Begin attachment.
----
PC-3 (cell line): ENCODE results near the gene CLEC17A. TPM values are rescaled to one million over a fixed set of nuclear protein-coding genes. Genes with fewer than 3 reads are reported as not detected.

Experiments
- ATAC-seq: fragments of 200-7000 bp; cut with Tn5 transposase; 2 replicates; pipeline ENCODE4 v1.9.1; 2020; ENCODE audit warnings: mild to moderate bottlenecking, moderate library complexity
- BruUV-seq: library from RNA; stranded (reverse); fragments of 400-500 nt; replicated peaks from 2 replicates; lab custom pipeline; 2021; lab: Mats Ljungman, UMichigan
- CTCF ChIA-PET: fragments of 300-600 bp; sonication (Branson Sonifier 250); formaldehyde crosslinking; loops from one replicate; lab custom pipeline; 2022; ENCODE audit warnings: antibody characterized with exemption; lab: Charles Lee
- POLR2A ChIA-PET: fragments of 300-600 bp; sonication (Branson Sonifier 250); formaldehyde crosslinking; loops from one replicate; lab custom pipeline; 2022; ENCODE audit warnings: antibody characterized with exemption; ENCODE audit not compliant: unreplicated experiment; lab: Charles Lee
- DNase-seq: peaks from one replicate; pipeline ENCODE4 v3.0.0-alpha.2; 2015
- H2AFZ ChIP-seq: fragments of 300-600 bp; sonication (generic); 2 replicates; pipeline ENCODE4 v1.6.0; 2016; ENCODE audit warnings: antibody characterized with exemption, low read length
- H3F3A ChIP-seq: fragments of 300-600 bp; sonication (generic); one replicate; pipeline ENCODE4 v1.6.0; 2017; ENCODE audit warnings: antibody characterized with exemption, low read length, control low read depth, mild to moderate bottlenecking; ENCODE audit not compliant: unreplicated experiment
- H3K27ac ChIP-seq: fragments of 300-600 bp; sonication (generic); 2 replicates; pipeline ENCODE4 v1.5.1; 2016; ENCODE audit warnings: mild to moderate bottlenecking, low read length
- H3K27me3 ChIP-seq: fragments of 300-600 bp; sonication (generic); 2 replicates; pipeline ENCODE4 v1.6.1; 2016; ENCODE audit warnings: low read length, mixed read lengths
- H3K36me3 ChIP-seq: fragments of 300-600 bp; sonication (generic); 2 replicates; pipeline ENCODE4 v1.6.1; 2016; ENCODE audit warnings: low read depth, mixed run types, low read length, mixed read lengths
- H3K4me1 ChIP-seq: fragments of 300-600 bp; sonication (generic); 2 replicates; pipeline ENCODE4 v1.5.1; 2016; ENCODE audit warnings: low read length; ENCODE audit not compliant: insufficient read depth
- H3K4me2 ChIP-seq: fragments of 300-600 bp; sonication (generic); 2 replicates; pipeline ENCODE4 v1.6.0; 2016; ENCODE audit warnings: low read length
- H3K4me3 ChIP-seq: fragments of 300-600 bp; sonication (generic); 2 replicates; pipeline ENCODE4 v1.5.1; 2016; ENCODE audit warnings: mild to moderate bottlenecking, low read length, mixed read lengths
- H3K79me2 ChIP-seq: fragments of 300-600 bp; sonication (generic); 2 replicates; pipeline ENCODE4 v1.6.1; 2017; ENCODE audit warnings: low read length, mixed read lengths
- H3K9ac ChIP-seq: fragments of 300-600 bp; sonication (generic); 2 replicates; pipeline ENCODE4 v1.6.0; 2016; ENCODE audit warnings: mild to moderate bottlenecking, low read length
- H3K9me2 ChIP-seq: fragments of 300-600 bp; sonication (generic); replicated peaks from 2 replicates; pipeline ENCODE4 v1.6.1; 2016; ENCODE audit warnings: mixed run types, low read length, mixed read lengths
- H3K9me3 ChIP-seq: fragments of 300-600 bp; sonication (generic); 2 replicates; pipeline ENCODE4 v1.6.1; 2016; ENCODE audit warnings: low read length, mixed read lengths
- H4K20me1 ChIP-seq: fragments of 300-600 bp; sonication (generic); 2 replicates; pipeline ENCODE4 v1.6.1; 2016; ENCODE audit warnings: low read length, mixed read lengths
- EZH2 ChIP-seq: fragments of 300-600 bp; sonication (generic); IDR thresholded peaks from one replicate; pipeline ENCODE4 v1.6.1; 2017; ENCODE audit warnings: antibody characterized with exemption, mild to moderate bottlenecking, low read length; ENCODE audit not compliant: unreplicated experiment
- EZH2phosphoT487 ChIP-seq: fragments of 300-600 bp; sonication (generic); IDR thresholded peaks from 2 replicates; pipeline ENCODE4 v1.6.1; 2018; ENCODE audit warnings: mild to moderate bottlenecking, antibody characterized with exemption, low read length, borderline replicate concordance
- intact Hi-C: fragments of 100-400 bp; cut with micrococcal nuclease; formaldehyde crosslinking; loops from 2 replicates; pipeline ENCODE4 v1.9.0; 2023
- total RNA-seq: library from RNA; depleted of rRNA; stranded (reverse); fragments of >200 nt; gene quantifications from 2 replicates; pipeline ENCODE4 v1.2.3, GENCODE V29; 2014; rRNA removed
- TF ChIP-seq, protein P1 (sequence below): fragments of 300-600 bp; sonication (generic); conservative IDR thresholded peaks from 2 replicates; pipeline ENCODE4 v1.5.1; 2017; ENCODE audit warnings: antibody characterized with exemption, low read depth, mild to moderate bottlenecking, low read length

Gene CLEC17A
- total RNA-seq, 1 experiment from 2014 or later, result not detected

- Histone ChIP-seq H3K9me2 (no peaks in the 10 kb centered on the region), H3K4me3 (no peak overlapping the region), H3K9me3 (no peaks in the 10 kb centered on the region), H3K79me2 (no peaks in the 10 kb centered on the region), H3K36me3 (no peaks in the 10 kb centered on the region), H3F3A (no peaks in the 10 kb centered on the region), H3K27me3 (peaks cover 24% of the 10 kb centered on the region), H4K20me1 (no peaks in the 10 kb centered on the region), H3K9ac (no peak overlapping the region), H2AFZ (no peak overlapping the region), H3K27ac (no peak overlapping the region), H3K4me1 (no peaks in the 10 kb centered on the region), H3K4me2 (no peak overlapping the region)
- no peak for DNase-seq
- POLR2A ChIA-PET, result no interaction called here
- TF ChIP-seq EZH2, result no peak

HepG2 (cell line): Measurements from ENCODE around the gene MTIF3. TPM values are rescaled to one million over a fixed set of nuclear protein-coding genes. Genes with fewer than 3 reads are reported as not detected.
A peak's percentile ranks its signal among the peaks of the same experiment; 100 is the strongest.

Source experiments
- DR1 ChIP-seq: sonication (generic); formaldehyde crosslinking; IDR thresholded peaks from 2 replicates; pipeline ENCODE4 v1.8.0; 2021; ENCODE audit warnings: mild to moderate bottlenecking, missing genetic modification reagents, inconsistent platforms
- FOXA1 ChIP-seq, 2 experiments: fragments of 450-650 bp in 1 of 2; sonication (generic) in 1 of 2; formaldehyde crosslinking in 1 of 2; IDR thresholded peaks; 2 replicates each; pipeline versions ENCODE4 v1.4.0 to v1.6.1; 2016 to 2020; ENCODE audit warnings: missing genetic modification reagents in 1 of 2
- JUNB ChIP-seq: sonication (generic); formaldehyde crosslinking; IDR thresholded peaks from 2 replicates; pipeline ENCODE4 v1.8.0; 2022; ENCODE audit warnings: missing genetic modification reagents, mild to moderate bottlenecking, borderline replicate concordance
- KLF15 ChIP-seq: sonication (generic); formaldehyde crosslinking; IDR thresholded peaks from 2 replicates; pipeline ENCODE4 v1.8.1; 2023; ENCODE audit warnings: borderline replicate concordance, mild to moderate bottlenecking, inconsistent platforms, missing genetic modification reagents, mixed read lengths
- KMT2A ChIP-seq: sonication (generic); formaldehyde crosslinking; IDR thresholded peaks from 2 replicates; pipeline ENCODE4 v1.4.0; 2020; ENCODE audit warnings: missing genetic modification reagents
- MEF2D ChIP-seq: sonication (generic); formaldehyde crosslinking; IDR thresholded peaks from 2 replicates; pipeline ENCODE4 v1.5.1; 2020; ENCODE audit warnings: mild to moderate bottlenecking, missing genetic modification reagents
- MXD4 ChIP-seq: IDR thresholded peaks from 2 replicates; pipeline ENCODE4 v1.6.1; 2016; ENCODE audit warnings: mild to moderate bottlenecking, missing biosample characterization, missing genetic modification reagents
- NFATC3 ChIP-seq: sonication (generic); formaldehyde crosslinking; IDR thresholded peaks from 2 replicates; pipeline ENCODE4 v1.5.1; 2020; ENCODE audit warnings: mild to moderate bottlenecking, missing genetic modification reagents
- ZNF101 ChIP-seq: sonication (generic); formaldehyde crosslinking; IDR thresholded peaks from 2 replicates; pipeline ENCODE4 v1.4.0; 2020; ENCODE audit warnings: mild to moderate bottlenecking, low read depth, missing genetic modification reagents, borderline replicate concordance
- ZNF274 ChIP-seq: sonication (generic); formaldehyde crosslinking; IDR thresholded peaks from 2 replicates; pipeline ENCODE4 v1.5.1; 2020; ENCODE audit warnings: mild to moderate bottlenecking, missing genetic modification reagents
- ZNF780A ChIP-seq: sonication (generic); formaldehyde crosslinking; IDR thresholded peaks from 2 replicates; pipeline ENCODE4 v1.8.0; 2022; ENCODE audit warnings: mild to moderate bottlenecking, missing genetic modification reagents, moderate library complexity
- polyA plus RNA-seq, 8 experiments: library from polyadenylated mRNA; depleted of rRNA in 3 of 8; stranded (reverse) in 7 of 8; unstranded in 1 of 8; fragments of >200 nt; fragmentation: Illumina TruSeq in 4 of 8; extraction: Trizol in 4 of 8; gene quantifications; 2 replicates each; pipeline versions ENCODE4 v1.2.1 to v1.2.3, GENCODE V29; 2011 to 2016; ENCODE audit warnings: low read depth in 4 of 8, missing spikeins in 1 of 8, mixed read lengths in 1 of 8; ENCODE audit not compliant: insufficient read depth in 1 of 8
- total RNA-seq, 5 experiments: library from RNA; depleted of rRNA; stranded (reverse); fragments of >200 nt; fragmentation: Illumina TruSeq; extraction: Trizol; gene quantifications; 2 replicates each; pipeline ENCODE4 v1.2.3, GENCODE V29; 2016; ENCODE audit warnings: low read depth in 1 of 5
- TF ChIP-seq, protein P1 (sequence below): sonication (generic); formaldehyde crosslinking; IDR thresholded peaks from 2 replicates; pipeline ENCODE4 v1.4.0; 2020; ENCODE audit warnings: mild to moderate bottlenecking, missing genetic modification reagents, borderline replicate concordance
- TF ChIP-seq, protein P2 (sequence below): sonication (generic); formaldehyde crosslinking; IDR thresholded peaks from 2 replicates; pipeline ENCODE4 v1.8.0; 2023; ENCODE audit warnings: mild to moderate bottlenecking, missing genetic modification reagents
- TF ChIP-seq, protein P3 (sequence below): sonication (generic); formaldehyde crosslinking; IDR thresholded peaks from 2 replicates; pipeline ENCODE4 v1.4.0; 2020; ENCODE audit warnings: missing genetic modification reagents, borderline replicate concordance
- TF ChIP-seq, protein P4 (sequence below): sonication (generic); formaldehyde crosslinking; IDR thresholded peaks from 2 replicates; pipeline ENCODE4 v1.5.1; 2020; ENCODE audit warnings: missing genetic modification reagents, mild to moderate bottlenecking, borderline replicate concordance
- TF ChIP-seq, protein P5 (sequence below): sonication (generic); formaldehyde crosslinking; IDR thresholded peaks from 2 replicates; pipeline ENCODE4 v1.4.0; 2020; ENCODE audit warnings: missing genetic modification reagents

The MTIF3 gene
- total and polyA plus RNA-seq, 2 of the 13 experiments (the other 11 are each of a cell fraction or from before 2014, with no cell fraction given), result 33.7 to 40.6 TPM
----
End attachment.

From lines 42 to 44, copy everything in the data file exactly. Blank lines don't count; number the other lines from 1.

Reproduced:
- NFATC3 ChIP-seq: sonication (generic); formaldehyde crosslinking; IDR thresholded peaks from 2 replicates; pipeline ENCODE4 v1.5.1; 2020; ENCODE audit warnings: mild to moderate bottlenecking, missing genetic modification reagents
- ZNF101 ChIP-seq: sonication (generic); formaldehyde crosslinking; IDR thresholded peaks from 2 replicates; pipeline ENCODE4 v1.4.0; 2020; ENCODE audit warnings: mild to moderate bottlenecking, low read depth, missing genetic modification reagents, borderline replicate concordance
- ZNF274 ChIP-seq: sonication (generic); formaldehyde crosslinking; IDR thresholded peaks from 2 replicates; pipeline ENCODE4 v1.5.1; 2020; ENCODE audit warnings: mild to moderate bottlenecking, missing genetic modification reagents